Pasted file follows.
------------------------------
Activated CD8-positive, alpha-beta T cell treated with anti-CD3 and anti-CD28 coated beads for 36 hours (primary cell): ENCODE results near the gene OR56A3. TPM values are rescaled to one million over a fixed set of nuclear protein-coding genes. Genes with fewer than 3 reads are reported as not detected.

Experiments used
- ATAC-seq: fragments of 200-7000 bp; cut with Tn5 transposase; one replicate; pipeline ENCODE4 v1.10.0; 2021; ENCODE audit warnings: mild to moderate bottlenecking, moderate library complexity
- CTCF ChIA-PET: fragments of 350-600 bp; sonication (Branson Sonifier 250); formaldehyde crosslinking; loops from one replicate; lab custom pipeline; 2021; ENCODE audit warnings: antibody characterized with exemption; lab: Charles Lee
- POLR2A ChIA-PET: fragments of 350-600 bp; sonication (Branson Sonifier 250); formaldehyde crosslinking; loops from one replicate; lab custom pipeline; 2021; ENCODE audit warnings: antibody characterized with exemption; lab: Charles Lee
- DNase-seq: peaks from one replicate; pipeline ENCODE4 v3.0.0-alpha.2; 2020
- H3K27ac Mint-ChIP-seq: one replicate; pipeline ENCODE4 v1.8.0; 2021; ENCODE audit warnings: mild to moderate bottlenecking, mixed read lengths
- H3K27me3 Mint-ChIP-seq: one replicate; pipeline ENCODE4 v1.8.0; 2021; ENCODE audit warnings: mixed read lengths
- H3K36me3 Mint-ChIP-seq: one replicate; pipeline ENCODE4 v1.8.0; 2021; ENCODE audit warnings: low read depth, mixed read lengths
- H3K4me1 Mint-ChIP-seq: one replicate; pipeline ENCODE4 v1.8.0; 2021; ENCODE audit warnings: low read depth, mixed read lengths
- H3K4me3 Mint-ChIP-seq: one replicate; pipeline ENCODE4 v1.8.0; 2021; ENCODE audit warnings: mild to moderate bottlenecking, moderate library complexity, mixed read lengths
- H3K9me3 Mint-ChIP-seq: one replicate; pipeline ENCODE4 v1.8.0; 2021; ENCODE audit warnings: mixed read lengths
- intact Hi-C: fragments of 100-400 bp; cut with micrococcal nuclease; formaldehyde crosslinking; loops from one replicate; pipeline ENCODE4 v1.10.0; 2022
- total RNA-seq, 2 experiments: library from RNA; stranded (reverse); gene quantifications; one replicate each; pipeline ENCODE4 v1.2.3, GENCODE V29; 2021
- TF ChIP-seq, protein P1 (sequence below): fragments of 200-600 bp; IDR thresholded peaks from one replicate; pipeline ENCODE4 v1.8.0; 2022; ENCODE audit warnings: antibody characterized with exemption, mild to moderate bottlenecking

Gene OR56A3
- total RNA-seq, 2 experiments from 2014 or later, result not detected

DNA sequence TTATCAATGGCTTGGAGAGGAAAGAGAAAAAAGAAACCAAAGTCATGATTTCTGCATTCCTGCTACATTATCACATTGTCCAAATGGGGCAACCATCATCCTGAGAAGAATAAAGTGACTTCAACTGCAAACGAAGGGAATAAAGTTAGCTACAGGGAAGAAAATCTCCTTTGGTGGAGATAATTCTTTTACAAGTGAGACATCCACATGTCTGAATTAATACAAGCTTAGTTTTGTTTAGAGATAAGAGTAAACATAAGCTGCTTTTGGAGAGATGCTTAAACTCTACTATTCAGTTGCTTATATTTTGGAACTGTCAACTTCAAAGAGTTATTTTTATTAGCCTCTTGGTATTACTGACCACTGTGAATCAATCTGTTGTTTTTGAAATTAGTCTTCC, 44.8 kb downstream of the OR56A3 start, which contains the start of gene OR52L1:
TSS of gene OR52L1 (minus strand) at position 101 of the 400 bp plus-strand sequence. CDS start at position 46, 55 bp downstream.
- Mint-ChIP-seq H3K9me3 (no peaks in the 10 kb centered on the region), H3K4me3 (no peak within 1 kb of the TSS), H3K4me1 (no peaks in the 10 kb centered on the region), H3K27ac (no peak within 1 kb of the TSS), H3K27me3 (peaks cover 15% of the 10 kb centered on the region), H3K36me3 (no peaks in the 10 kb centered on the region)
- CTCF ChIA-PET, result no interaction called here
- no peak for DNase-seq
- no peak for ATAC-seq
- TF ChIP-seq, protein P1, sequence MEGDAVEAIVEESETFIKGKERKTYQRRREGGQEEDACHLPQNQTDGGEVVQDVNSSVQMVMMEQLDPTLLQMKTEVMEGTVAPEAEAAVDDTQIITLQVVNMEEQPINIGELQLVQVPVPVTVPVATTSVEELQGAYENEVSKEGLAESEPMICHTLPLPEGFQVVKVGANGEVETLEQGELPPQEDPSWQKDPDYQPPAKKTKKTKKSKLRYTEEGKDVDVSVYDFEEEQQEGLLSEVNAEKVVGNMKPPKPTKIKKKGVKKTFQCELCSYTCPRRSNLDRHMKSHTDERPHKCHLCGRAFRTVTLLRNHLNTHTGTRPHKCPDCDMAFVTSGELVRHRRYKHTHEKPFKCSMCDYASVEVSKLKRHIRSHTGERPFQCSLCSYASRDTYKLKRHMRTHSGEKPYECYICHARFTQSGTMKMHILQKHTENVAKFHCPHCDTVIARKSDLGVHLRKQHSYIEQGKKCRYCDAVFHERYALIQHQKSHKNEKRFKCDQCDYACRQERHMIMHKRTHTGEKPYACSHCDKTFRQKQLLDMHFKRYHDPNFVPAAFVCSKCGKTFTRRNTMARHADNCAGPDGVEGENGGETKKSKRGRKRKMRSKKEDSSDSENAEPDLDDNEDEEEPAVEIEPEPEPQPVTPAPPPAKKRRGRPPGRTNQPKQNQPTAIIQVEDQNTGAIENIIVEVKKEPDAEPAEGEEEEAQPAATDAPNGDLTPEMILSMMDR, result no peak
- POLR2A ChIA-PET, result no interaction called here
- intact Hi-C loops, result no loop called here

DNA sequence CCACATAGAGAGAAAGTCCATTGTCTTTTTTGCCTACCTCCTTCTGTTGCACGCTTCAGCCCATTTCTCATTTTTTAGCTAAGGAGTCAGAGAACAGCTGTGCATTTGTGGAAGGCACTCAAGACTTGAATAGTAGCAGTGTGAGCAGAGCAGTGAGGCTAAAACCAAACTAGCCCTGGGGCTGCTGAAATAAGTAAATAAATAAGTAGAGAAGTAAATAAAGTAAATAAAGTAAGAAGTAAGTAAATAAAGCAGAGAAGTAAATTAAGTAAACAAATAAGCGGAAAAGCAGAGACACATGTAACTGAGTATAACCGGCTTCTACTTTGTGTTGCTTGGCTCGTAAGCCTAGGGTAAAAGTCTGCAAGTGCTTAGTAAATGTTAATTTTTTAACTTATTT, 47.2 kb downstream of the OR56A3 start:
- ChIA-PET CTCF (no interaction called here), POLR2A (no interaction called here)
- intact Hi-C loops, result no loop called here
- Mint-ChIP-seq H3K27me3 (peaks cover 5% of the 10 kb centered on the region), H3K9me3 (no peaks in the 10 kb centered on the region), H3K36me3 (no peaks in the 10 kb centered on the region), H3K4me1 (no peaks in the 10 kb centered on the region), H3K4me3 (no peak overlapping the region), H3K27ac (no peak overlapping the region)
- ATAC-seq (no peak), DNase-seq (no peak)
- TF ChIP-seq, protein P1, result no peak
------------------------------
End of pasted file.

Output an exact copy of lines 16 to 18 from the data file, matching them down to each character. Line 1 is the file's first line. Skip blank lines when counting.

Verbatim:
Gene OR56A3
- total RNA-seq, 2 experiments from 2014 or later, result not detected

DNA sequence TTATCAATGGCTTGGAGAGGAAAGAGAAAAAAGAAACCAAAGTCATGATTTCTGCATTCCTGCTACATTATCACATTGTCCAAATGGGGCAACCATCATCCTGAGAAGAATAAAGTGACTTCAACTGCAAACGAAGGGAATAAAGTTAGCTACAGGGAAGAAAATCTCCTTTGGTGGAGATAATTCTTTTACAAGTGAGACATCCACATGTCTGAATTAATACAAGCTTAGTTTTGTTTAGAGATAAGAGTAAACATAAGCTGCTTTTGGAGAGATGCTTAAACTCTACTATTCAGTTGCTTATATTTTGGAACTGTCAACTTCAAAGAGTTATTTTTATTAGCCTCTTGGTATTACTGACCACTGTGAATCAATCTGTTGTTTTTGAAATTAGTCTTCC, 44.8 kb downstream of the OR56A3 start, which contains the start of gene OR52L1: